This has been bugging me for a while so thank you for endulging my rambling. TL;DR at the end.
I'd like for everyone to just think about what we're trying to do here. Don't forget what the ultimate goal is. Anyone remember? Is it to make a profit? No, that's a secondary goal. The primary goal is to develop widespread adoption of cryptocurrency as an alternative to fiat currency. Anyone remember this lofty goal or did we all forget this while chasing 30% daily price swings. We're trying to complete with USD, GBP, EUR, and CNY, remember? This is EUR vs. USD.
You'll note that this is all data (or click on "All" button on the bottom), going back to 1993 through today. What do you notice? You'll notice an open of $1.22 to €1. After a few months
, it fell about 10%, then rose up 24% over the next two years
only to drop about 40% over seven years
and then almost doubling over eight years
only to drop about a third in the last ten years
to where it is today - almost where we were 25 years ago (approximately). This is BTC vs. USD.
You'll note that this is all data going back to 2011. During the last seven years
it has... oh my God are you kidding me?! This is LTC vs. USD.
Let's not forget what we're talking about. We're talking about currency. For currency to be used, it needs to be relatively stable. Now compare the charts above. Let's say we created a new country called Cryptonia. Which of these would you like to use as currency? EUR? BTC? LTC? My money is on EUR. Why? Because it's relatively stable.
Now let's fast forward a bit and pretend that Cryptonia has adopted Litecoin as its official currency. Our largest trading partner is the US. How would transactions between merchants work in this scenario, taking into account the last few days. I'll use the following prices:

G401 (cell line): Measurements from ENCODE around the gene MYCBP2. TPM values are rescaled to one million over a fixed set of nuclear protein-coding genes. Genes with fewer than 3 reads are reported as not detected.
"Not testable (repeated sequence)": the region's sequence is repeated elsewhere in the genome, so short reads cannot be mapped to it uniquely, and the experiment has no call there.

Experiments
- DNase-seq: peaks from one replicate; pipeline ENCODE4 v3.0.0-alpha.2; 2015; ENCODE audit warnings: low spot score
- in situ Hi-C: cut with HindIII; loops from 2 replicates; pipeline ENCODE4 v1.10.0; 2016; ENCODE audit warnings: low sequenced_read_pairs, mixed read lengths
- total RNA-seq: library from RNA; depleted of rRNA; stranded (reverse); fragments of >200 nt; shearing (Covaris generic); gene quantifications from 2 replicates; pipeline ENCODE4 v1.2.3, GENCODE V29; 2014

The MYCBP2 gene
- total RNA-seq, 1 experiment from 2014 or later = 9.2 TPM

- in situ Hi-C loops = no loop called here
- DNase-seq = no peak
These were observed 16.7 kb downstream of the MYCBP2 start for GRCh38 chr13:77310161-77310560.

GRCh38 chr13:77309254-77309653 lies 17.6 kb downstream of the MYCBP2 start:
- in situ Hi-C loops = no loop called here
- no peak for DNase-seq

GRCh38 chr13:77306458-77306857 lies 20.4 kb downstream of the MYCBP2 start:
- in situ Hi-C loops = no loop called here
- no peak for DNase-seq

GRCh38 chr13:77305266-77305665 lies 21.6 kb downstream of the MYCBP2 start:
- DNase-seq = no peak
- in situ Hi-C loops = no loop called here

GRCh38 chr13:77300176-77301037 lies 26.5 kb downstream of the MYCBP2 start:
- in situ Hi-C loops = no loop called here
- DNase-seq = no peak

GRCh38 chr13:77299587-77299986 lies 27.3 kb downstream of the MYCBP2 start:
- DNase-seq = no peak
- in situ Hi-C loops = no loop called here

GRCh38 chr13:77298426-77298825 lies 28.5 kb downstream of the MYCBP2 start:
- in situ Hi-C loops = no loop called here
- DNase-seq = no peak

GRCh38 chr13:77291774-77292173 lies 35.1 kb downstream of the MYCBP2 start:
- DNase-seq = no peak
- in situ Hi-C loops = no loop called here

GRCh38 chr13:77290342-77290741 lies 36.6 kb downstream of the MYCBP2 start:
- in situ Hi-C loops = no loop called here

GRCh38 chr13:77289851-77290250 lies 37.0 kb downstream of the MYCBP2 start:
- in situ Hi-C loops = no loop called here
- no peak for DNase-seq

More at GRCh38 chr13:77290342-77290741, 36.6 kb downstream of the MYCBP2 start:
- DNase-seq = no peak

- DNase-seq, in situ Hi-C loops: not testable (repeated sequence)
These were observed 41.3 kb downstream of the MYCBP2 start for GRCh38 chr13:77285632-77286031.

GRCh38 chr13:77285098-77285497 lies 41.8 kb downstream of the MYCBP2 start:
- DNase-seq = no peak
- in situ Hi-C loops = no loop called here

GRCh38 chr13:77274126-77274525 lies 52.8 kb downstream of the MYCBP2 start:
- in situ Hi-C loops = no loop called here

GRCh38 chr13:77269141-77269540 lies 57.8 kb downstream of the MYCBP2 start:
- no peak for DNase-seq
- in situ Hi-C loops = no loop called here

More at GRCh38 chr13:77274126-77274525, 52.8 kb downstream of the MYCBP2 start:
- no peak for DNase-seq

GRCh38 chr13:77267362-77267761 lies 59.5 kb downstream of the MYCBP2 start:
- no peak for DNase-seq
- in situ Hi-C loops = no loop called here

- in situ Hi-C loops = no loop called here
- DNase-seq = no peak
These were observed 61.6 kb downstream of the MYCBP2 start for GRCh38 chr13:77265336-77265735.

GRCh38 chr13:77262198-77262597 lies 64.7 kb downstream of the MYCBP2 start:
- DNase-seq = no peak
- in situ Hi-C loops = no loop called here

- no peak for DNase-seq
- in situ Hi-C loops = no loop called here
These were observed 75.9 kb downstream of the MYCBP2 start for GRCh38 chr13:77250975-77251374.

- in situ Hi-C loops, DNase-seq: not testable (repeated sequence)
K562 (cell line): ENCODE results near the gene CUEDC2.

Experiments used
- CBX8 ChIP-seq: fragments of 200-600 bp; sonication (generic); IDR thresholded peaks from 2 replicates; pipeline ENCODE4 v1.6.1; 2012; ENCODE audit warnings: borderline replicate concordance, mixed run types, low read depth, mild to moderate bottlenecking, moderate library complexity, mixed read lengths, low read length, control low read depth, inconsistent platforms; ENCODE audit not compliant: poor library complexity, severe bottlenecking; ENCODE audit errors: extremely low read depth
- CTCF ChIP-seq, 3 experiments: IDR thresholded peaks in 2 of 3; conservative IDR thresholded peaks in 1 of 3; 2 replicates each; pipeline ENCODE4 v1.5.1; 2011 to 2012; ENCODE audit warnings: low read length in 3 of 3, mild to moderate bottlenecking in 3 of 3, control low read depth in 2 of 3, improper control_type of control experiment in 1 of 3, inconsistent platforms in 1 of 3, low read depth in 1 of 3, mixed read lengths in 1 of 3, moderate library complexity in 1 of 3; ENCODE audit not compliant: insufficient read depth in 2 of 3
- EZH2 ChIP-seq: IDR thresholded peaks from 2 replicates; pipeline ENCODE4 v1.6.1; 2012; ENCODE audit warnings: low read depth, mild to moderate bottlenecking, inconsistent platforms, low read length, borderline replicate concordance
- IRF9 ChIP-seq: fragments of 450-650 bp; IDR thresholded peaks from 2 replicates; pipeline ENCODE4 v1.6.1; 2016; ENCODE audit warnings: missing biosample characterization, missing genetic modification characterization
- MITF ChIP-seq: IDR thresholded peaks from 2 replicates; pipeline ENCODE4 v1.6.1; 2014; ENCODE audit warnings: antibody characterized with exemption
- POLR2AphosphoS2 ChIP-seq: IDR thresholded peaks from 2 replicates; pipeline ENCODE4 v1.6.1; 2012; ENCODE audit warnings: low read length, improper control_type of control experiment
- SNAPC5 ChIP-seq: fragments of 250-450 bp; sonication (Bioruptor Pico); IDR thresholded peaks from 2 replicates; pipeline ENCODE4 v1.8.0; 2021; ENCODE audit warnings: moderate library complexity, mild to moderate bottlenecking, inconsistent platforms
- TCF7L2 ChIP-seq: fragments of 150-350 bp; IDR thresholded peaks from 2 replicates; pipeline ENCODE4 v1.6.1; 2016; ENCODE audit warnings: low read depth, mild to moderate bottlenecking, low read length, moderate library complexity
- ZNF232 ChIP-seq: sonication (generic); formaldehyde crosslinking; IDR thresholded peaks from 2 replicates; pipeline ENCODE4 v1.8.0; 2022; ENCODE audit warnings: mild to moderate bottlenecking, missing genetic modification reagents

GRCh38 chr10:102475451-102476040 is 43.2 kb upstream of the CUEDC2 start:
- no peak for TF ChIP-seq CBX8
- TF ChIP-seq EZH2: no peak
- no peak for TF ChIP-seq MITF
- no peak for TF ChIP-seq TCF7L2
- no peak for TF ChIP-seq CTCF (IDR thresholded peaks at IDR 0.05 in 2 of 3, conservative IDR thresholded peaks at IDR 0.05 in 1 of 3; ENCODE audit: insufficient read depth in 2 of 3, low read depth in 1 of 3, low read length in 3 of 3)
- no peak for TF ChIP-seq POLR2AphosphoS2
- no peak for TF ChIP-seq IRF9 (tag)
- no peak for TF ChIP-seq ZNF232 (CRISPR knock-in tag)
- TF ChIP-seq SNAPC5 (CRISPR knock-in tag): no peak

- 1/16: $227
- 1/17: $163
- 1/18: $194
Let's run through a transaction:
- Cryptonian citizen C1 is selling a widget at 1 Litecoin to an American citizen A1
- A1 pays $227 and C1 gets that converted to 1LTC
- C1 is also selling another widget to A2 on the same day for 1LTC and has 2LTC total
- A1 decides that they don't want the item and would like to return it. C1 issues refund of 1LTC. A1 gets $163. A1 loses $64 or 28.2% on the return.
- C1 now has 1LTC
- A2 is decides to do nothing.
- A2 decides to sell the widget to C2 for 1LTC
- C2 says the price is fair since it was 1LTC a few days ago and buys it
- A2 gets $194, a 19% profit from two days ago
- A1 is pissed
- C1 is happy since they made one sale
- A2 is happy since they made a 19% profit
- C2 is happy since they have a widget at a fair price
This works both ways as far as you can do the math in USD vs. LTC to see how this screws over at least one party due to the wild price swings. Note: fiat currency does the same thing with one key difference explained later on.
Don't forget that this is all within 3 days. Now sure, obviously the last few days isn't something that happens every day ... but doesn't it? Look at the examples of EUR:USD. Any sharp spikes or drops have taken months to execute - enough time for relative prices
to adjust. Look at cryptocurrency prices - the swings (from a percentage basis) are wild on a regular basis. In short, cryptocurrency isn't acting like currency. It's acting like an asset and not just an asset but a highly speculative one. The IRS is right to treat it like an asset because if it looks like an asset, and it acts like an asset, then it is an asset.
Where do I believe this should go? I believe cryptocurrency market needs to mature. I believe these drastic price swings need to stop. When will this happen? I believe it'll happen when the cryptocurrency market reaches a happy plateau where the market cap has reached a point where the buyers and sellers mostly eliminate one another and the relatively large price swings - from a percent point of view - are as boring as Mr. Stein